Skin cancer is a serious condition that affects many people today. Unfortunately, skin cancer can be deadly if not diagnosed and treated properly. While it may be surprising to learn, more people will be diagnosed with skin cancer than all other forms of cancer combined. Therefore, proper understanding is essential. This guide will help you understand the truth behind a few common skin cancer myths.
Myth: There Is No Risk Unless You Stay Outside in the Sun
You may think you are not at risk for skin cancer because you do not spend much time in the sun. In reality, even short bits of time in the sun can add up and increase your risk of skin cancer. You may not spend hours sunbathing at the pool or on the beach, but if you leave your sunroof open while driving, walk your dog during the day, or take your kids to the park, your skin is being exposed to the sun's harmful UV rays.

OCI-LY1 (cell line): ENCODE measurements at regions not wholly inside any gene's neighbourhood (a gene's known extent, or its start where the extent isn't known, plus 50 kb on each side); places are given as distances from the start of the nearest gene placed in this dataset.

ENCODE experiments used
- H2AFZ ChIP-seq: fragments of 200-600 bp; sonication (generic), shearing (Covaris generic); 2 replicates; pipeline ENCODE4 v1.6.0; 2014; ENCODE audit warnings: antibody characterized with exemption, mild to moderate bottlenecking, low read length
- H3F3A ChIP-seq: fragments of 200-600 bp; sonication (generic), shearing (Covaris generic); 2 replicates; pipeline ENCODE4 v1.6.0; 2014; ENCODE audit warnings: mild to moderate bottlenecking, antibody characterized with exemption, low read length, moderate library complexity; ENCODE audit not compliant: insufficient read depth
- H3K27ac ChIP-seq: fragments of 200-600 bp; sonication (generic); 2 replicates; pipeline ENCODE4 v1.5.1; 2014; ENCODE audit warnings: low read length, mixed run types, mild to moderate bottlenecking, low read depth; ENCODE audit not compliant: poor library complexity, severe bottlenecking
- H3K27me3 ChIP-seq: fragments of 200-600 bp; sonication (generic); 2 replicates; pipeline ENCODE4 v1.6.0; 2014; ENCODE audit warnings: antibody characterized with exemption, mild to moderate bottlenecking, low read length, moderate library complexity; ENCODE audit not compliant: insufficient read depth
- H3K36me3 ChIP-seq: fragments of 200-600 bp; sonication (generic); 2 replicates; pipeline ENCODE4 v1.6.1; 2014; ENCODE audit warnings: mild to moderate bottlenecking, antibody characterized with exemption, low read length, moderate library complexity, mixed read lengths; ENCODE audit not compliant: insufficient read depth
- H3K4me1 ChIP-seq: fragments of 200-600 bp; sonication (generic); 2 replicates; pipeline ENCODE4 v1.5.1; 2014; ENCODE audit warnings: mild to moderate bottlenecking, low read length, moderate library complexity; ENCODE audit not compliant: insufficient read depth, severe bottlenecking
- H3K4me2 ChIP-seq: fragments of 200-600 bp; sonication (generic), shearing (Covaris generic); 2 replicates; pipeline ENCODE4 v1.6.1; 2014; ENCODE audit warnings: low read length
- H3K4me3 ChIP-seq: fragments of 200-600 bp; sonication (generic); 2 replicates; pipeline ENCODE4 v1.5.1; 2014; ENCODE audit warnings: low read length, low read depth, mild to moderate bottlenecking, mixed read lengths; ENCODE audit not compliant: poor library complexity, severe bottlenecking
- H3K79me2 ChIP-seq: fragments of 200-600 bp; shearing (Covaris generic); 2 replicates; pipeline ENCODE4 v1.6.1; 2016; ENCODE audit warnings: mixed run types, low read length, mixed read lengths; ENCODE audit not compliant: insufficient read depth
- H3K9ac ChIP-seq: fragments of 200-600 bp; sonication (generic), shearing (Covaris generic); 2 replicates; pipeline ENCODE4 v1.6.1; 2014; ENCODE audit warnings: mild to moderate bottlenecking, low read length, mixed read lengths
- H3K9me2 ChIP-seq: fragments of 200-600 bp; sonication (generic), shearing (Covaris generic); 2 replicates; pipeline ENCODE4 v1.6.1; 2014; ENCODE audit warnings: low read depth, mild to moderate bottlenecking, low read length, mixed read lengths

Even if you do not plan to be outdoors for long, be sure to protect your skin. Always apply sunscreen—no matter how long you plan to be outdoors.
Myth: There Is No Risk If You Have Dark Skin
Another common myth people believe is that you are not at risk of skin cancer if you have darker skin. It is true that dark-skinned individuals have a lower risk of developing skin cancer compared to fair or light-skinned individuals. However, there is still a chance of developing skin cancer no matter what color or shade your skin is.
If you have darker skin, still be sure to protect your skin with hats, sunglasses, and proper sunscreen application. When it comes to darker skin, detecting the early stages of skin cancer can be more challenging. Therefore, individuals with darker skin should be regularly inspecting their skin for early signs to ensure proper diagnosis and efficient treatment.
Myth: Chemotherapy Is the Only Treatment
When most people think of cancer, they immediately think of chemotherapy. Although a popular treatment for many cancers, chemotherapy is not the only treatment available if you have been diagnosed with skin cancer. As a matter of fact, chemo is only recommended if you have a more severe form of skin cancer that has spread to different areas of the body.
Today, there are many treatment options including Mohs surgery. This procedure involves removing and testing thin layers of skin until the layer shows no sign of cancer. If you have been diagnosed with skin cancer, talk to your doctor about this effective surgery.